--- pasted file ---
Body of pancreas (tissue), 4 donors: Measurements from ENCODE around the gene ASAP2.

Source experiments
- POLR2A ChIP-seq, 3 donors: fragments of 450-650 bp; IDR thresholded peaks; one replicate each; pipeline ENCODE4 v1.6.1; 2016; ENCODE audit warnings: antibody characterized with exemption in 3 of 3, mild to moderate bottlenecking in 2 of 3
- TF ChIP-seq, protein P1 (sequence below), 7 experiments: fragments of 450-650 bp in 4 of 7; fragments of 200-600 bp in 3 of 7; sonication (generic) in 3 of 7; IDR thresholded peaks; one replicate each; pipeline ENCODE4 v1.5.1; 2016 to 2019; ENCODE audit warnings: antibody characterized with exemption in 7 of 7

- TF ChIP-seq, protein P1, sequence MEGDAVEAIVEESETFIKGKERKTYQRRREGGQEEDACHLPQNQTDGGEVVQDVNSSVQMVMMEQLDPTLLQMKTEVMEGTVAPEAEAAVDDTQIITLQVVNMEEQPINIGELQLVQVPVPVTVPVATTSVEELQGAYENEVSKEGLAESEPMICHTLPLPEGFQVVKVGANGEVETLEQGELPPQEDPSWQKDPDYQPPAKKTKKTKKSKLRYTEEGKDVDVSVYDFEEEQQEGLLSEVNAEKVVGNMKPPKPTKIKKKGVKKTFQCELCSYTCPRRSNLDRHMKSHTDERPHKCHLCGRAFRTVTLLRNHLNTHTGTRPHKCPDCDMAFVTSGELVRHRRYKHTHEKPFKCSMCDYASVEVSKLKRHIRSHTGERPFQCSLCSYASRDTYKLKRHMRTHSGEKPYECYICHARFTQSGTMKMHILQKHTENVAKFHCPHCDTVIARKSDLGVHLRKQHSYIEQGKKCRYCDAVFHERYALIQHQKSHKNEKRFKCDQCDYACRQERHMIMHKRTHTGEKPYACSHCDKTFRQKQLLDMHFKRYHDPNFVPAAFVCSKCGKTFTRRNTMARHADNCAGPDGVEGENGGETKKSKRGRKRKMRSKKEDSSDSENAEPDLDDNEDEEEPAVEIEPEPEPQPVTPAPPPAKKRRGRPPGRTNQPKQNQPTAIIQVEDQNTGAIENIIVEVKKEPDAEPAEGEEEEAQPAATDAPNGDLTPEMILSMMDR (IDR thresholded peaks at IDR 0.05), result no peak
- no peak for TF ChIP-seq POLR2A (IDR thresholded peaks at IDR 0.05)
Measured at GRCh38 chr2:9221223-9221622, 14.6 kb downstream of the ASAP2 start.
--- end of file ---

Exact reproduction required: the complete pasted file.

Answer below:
Body of pancreas (tissue), 4 donors: Measurements from ENCODE around the gene ASAP2.

Source experiments
- POLR2A ChIP-seq, 3 donors: fragments of 450-650 bp; IDR thresholded peaks; one replicate each; pipeline ENCODE4 v1.6.1; 2016; ENCODE audit warnings: antibody characterized with exemption in 3 of 3, mild to moderate bottlenecking in 2 of 3
- TF ChIP-seq, protein P1 (sequence below), 7 experiments: fragments of 450-650 bp in 4 of 7; fragments of 200-600 bp in 3 of 7; sonication (generic) in 3 of 7; IDR thresholded peaks; one replicate each; pipeline ENCODE4 v1.5.1; 2016 to 2019; ENCODE audit warnings: antibody characterized with exemption in 7 of 7

- TF ChIP-seq, protein P1, sequence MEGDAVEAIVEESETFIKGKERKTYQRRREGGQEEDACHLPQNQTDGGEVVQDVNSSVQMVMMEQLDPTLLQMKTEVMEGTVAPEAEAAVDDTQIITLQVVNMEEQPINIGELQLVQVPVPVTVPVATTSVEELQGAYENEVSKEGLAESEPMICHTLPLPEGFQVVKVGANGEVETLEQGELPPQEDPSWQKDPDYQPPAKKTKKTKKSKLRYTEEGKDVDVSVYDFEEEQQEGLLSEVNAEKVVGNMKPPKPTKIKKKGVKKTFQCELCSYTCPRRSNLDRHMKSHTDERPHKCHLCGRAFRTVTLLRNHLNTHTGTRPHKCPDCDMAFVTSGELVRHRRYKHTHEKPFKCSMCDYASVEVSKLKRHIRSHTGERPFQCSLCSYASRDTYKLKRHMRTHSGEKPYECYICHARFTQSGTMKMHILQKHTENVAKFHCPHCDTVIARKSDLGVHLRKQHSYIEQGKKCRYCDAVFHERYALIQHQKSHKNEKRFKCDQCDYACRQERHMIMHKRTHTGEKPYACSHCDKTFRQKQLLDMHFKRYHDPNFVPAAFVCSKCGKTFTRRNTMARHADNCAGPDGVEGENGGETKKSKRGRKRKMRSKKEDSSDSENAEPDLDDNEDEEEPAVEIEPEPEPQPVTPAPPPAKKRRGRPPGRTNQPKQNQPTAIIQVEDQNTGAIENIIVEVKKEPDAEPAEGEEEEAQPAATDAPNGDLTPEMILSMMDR (IDR thresholded peaks at IDR 0.05), result no peak
- no peak for TF ChIP-seq POLR2A (IDR thresholded peaks at IDR 0.05)
Measured at GRCh38 chr2:9221223-9221622, 14.6 kb downstream of the ASAP2 start.